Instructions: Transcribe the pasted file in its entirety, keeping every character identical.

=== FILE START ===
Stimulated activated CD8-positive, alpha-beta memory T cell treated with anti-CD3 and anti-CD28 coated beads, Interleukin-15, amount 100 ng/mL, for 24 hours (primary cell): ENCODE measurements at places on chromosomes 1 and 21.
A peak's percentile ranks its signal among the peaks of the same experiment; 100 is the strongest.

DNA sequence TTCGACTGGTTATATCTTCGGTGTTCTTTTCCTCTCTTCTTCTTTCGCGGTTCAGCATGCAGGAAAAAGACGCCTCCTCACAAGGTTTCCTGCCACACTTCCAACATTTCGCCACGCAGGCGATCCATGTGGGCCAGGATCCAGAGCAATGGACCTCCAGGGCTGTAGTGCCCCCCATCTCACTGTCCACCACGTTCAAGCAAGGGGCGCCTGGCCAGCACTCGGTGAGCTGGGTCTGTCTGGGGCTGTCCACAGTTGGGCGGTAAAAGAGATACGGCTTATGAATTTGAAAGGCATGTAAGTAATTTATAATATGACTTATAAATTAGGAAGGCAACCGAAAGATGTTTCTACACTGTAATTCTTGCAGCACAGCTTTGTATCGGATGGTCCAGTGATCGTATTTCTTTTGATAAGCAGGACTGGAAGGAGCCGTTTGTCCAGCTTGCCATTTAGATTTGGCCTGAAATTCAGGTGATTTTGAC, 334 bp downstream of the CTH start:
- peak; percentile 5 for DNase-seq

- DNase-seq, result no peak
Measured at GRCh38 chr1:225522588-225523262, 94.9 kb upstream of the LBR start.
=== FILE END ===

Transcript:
Stimulated activated CD8-positive, alpha-beta memory T cell treated with anti-CD3 and anti-CD28 coated beads, Interleukin-15, amount 100 ng/mL, for 24 hours (primary cell): ENCODE measurements at places on chromosomes 1 and 21.
A peak's percentile ranks its signal among the peaks of the same experiment; 100 is the strongest.

DNA sequence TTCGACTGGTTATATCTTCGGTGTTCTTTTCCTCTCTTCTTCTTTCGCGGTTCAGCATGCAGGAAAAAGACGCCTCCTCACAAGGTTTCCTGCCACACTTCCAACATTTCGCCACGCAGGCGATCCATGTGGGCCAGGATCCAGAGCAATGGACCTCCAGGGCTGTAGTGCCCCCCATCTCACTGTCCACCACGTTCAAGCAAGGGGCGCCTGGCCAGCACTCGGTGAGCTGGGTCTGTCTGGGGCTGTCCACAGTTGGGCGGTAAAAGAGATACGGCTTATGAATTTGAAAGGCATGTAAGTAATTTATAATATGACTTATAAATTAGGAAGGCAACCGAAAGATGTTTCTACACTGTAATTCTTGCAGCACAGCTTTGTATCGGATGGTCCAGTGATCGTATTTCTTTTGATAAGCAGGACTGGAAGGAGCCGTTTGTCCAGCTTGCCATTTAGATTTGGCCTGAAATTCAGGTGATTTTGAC, 334 bp downstream of the CTH start:
- peak; percentile 5 for DNase-seq

- DNase-seq, result no peak
Measured at GRCh38 chr1:225522588-225523262, 94.9 kb upstream of the LBR start.